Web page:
April 21, 2014
Sunday, December 8, 2013

Reserves heading below US$30 billion

Economy Minister Axel Kicillof will try to obtain a finance swap from China
By Fermín Koop
Herald Staff

The federal government’s decision to boost the devaluation to make the peso more competitive has led to the drop of the Central Bank international reserves continuing throughout this week, decreasing US$417 million from US$30.900 billion on Monday to US$30.483 on Friday. This leaves the reserves near to breaking the psychological barrier of US$30 billion, something that could happen next week if the dropping trend continues.

The government has already implemented two strategies to solve the drop but economists consider them only palliatives. An increment of the tax for foreign tourism was decided, going from 20 to 35 percent, while the bill to charge more taxes for high-end goods awaits approval in the Senate after being passed in the Lower House.

“Increasing taxes on tourism is only a palliative measure that doesn’t solve the real reasons of the drop, as well as the bill for high-end goods. We are facing a much more structural problem,” Rodrigo Álvarez, head of Analytica agency, told the Herald. “The government is now trying to put a ban on foreign expenses, while the important question of why people choose to buy dollars and not pesos remains unanswered.”

Tourism is one of the major causes of the drop in the reserves. The existence of a black market entices tourists to change their dollars at higher rates, with most of that money not entering Argentina’s economy. At the same time, expenses of Argentines abroad continue to grow, leading to more money leaving the reserves. Only one in three dollars from foreign tourists is currently exchanged in the legal market.

Higher taxes on foreign tourism and an official dollar now with taxes included hopes to solve the reserves drainage, which have fallen almost 30 percent this year. Economist estimate tourism depletes the Central Bank’s reserves by between US$600 million and US$800 million a month.

“The government decided to prioritize the use of international reserves in other areas more important to the economy. Tourism and high-end goods are not on that list,” Andrés Asiaín, economist and head of the Scalabrini Ortiz institute, told the Herald. “Increasing taxes on both might slow the drop but it won’t stop it. The main problems are energy imports, together with electronic goods and auto parts.”

While the drop due to tourism might be solved after the new measures, devaluation remains now as one of the major concerns. The government boosted it after the Cabinet reshuffle and points to make the peso more competitive but it has the side- effects of continuing the drop on the reserves and a higher inflation.

The official dollar rose 10 cents this week, breaking a new record with the highest weekly growth over the last five years. The last time this kind of devaluation was registered was in the week of October 31, 2008, when the currency increased 11 cents and closed at 3.40 pesos.

“The government will carry on with its devaluation and that will lead to the drop of the reserves continuing. Now officers are looking for international funding in order to finance the drop,” Marina Dal Poggetto, partner at Bein, told the Herald. “The major question is if the government can carry on devaluation without claims for higher incomes starting due to the inflation.”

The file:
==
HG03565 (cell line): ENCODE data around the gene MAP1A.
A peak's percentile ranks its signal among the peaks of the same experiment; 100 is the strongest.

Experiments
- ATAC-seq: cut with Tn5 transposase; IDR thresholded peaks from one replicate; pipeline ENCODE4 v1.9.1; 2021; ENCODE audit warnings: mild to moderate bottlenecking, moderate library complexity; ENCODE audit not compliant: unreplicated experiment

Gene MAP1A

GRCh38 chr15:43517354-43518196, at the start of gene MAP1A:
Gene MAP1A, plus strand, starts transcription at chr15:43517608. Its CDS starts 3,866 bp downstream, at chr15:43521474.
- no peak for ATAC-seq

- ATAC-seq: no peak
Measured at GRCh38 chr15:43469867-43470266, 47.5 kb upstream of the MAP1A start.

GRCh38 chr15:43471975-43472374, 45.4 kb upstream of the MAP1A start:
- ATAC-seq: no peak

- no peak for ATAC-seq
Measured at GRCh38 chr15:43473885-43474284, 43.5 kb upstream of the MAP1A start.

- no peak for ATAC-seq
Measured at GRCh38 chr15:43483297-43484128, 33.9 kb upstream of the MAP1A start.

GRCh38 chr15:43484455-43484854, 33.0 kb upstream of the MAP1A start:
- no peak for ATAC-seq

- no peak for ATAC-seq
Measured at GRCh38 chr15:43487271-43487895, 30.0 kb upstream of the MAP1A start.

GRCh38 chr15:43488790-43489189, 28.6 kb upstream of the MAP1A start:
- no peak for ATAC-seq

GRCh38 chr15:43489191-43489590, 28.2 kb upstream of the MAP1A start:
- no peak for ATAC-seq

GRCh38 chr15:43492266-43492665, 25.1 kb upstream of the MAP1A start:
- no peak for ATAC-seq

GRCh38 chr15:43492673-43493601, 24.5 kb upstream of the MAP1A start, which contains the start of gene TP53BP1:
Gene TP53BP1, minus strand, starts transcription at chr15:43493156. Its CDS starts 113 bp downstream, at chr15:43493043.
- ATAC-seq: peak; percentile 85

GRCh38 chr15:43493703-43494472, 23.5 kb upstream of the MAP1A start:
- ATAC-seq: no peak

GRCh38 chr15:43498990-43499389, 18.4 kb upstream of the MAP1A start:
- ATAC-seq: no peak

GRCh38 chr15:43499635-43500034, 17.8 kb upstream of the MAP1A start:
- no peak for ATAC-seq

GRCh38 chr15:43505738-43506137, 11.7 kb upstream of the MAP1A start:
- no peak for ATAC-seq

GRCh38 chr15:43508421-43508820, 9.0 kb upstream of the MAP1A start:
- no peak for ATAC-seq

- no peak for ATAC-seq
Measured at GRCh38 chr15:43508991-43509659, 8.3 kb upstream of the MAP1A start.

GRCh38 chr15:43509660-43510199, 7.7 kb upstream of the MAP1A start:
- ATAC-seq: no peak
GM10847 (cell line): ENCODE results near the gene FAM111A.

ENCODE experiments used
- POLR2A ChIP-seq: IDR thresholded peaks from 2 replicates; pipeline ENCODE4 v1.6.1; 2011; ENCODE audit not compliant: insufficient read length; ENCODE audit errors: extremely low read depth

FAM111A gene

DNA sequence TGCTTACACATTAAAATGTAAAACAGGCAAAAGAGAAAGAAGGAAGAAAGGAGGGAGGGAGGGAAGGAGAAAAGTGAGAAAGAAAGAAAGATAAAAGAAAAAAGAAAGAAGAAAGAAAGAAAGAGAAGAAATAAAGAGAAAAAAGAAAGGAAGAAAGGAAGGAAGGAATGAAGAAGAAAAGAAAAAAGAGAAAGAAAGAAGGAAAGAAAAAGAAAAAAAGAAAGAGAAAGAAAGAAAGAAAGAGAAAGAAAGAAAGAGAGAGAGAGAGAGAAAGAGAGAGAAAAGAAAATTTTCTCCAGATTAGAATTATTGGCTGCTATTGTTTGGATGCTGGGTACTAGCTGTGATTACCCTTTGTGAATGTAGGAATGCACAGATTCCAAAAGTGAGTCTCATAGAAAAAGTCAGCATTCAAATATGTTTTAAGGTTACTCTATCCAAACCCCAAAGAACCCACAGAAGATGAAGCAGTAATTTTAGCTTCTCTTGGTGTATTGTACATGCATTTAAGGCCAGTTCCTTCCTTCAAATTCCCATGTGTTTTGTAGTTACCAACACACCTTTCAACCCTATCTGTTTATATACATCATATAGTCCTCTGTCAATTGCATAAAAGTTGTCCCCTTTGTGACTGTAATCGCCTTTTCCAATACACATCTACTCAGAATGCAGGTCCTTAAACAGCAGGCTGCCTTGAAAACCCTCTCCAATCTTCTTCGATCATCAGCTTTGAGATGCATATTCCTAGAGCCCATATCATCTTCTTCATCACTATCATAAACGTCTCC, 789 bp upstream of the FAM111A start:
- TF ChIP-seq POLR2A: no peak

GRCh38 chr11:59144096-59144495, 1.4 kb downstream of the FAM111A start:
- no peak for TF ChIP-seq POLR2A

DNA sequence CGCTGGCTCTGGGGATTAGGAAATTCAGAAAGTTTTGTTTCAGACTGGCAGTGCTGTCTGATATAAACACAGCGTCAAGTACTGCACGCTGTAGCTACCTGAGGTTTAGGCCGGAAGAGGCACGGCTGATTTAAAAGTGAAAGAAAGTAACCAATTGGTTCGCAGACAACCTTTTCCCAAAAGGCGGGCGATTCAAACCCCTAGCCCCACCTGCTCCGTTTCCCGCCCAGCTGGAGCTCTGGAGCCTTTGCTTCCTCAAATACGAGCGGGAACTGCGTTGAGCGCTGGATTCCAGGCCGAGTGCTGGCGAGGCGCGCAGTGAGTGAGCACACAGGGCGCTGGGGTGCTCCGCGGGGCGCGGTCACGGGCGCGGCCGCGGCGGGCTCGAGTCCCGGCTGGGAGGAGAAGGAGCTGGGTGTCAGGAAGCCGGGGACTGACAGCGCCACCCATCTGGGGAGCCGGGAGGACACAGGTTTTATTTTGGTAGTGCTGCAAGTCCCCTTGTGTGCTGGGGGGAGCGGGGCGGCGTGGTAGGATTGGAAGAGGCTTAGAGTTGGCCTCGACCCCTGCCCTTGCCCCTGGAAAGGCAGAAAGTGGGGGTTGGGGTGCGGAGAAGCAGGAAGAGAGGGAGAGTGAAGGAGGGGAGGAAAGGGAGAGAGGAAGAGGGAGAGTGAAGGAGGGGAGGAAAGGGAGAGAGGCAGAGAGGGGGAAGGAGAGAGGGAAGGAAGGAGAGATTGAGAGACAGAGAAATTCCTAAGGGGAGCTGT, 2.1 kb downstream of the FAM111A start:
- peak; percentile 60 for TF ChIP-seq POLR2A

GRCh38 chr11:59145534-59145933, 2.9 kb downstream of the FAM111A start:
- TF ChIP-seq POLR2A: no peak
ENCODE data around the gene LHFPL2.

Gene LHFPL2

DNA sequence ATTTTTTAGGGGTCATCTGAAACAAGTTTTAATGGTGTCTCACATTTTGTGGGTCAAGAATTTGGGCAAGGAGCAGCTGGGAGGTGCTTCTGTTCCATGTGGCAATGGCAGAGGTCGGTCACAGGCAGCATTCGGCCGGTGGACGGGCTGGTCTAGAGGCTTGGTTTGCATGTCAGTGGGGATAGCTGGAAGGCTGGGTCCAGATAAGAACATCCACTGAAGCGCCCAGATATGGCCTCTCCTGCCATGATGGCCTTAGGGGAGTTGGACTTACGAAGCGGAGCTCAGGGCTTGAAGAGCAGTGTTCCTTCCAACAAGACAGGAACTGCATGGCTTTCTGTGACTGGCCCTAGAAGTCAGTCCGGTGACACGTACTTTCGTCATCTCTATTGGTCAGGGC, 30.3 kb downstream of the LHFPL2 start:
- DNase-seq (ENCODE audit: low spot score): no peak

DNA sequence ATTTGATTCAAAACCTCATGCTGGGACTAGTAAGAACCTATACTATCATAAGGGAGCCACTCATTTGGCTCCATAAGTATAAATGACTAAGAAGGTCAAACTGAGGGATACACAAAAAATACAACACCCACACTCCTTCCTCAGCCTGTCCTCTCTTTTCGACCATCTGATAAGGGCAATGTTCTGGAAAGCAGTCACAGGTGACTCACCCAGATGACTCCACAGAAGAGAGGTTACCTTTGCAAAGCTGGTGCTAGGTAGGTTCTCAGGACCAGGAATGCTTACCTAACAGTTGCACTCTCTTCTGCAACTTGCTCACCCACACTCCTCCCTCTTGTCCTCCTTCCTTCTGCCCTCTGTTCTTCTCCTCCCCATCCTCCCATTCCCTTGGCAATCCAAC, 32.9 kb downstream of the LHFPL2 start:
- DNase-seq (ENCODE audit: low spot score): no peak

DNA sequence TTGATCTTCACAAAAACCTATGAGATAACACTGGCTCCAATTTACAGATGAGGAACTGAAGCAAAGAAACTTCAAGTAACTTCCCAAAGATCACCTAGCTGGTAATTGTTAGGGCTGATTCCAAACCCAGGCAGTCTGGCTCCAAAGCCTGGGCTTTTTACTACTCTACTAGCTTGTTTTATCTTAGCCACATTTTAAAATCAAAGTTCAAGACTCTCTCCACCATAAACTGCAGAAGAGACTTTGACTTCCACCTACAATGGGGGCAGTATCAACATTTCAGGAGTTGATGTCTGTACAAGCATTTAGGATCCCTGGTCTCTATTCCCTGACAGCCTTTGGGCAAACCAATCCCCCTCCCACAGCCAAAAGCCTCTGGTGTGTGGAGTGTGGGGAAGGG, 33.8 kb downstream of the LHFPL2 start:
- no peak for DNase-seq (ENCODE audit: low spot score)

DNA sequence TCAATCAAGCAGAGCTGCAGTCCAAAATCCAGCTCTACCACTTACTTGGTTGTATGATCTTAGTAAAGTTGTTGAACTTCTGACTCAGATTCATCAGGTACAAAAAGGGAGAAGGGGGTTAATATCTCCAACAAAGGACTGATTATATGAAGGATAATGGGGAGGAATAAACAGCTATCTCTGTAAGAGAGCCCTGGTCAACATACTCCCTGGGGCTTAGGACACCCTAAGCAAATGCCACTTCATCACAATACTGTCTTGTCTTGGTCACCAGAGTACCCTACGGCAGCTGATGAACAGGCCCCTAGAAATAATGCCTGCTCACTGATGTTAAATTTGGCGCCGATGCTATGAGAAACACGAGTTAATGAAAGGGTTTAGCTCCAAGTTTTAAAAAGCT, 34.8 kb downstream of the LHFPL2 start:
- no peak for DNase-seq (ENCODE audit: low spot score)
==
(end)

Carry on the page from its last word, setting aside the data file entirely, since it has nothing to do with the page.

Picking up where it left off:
New bond for grain exporters

The Economy Ministry is now working together with the Central Bank and the Agriculture Ministry in order to offer grain exporters a dollar-linked bond so they can sell their remaining crops, leading to fresh dollars widening the international reserves of the Central Bank. The initiative might help to gain up to US$5 billion that represent 10 million tons of soy that have not been sold yet.

The government insists that soy farmers are hoarding more of the oilseed than usual, with Cabinet Chief Jorge Capitanich discouraging producers from engaging in what he defined as speculative behaviour, pinpointing such hoarding as one of the top causes behind the recent depletion of Central Bank reserves.

Calculating the proportion of this year’s harvest that remains unsold is not straightforward, however, with many farmers arguing they are simply waiting for the best moment to sell their produce, as any other merchants would. The context of persistent double-digit inflation that some estimate at more than 20 percent tied with a quickening devaluation, makes keeping a portion of harvests a viable savings mechanism, some in the sector argue

“It’s understandable that a farmer chooses not to sell his crops now when he can wait a couple of weeks and do it at a higher price. The government boosted the devaluation without anybody knowing when it will stop,” Álvarez said. “Grain exporters receive pesos after selling their crops and the only option they have is making a deposit in a bank at a low interest rate.”

Establishing agreements with international agencies is the other strategy implemented by the federal government to obtain dollars. Economy Minister Axel Kicillof will meet today in China with Federal Planning Minister Julio De Vido to negotiate a financial swap with the Chinese People`s Bank, while rumours indicate the government is working toward an agreement with debt holders at the Paris Club.

At the same time, De Vido is now carrying on a tour of several countries to find investors for key energy projects that need to be done in order to reduce the energy imports and that would bring dollars into the country. The same is to happen with Vaca Muerta shale reservoir in Neuquén, where numerous investors are awaited after the government signed an agreement with Spanish oil company Repsol over YPF’s state-run energy company expropriation.


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